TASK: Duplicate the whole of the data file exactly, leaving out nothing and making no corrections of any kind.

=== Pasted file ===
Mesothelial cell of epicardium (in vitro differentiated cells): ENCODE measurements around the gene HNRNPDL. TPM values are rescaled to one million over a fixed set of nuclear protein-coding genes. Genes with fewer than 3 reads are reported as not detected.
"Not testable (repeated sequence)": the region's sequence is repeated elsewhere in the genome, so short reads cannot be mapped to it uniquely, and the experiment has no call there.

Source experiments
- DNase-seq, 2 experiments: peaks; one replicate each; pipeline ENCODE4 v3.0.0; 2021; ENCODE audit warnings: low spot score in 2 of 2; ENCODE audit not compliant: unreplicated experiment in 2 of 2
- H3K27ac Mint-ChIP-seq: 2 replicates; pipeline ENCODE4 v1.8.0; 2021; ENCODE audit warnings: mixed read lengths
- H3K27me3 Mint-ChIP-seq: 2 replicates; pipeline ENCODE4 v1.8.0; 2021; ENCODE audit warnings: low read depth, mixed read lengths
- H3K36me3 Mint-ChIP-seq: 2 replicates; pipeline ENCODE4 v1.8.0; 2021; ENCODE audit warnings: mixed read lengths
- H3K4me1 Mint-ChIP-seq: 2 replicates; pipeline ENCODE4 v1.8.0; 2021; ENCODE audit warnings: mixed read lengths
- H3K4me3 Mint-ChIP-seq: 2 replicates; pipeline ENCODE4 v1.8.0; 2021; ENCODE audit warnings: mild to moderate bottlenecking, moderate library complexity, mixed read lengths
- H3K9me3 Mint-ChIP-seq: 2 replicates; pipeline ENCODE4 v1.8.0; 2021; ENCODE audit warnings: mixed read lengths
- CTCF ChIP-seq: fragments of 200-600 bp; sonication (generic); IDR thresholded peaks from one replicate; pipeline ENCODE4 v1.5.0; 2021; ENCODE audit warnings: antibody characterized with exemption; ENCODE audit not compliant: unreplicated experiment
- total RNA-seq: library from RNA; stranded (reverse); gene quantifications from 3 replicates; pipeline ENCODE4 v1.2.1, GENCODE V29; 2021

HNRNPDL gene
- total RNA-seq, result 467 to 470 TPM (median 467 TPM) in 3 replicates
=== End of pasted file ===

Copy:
Mesothelial cell of epicardium (in vitro differentiated cells): ENCODE measurements around the gene HNRNPDL. TPM values are rescaled to one million over a fixed set of nuclear protein-coding genes. Genes with fewer than 3 reads are reported as not detected.
"Not testable (repeated sequence)": the region's sequence is repeated elsewhere in the genome, so short reads cannot be mapped to it uniquely, and the experiment has no call there.

Source experiments
- DNase-seq, 2 experiments: peaks; one replicate each; pipeline ENCODE4 v3.0.0; 2021; ENCODE audit warnings: low spot score in 2 of 2; ENCODE audit not compliant: unreplicated experiment in 2 of 2
- H3K27ac Mint-ChIP-seq: 2 replicates; pipeline ENCODE4 v1.8.0; 2021; ENCODE audit warnings: mixed read lengths
- H3K27me3 Mint-ChIP-seq: 2 replicates; pipeline ENCODE4 v1.8.0; 2021; ENCODE audit warnings: low read depth, mixed read lengths
- H3K36me3 Mint-ChIP-seq: 2 replicates; pipeline ENCODE4 v1.8.0; 2021; ENCODE audit warnings: mixed read lengths
- H3K4me1 Mint-ChIP-seq: 2 replicates; pipeline ENCODE4 v1.8.0; 2021; ENCODE audit warnings: mixed read lengths
- H3K4me3 Mint-ChIP-seq: 2 replicates; pipeline ENCODE4 v1.8.0; 2021; ENCODE audit warnings: mild to moderate bottlenecking, moderate library complexity, mixed read lengths
- H3K9me3 Mint-ChIP-seq: 2 replicates; pipeline ENCODE4 v1.8.0; 2021; ENCODE audit warnings: mixed read lengths
- CTCF ChIP-seq: fragments of 200-600 bp; sonication (generic); IDR thresholded peaks from one replicate; pipeline ENCODE4 v1.5.0; 2021; ENCODE audit warnings: antibody characterized with exemption; ENCODE audit not compliant: unreplicated experiment
- total RNA-seq: library from RNA; stranded (reverse); gene quantifications from 3 replicates; pipeline ENCODE4 v1.2.1, GENCODE V29; 2021

HNRNPDL gene
- total RNA-seq, result 467 to 470 TPM (median 467 TPM) in 3 replicates